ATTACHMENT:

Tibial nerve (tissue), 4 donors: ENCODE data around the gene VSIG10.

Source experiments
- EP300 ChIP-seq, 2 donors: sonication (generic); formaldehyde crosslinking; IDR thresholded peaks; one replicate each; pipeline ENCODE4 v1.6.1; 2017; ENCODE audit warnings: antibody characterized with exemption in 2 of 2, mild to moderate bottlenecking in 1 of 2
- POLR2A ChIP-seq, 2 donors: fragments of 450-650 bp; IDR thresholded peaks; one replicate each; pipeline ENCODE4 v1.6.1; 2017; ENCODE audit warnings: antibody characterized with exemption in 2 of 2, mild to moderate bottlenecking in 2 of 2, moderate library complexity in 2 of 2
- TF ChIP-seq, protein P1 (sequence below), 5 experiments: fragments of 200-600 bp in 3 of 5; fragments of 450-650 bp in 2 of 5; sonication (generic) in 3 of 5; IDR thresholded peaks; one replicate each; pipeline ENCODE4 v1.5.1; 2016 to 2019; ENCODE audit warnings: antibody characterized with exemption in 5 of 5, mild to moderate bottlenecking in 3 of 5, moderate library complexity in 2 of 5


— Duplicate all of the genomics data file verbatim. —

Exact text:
Tibial nerve (tissue), 4 donors: ENCODE data around the gene VSIG10.

Source experiments
- EP300 ChIP-seq, 2 donors: sonication (generic); formaldehyde crosslinking; IDR thresholded peaks; one replicate each; pipeline ENCODE4 v1.6.1; 2017; ENCODE audit warnings: antibody characterized with exemption in 2 of 2, mild to moderate bottlenecking in 1 of 2
- POLR2A ChIP-seq, 2 donors: fragments of 450-650 bp; IDR thresholded peaks; one replicate each; pipeline ENCODE4 v1.6.1; 2017; ENCODE audit warnings: antibody characterized with exemption in 2 of 2, mild to moderate bottlenecking in 2 of 2, moderate library complexity in 2 of 2
- TF ChIP-seq, protein P1 (sequence below), 5 experiments: fragments of 200-600 bp in 3 of 5; fragments of 450-650 bp in 2 of 5; sonication (generic) in 3 of 5; IDR thresholded peaks; one replicate each; pipeline ENCODE4 v1.5.1; 2016 to 2019; ENCODE audit warnings: antibody characterized with exemption in 5 of 5, mild to moderate bottlenecking in 3 of 5, moderate library complexity in 2 of 5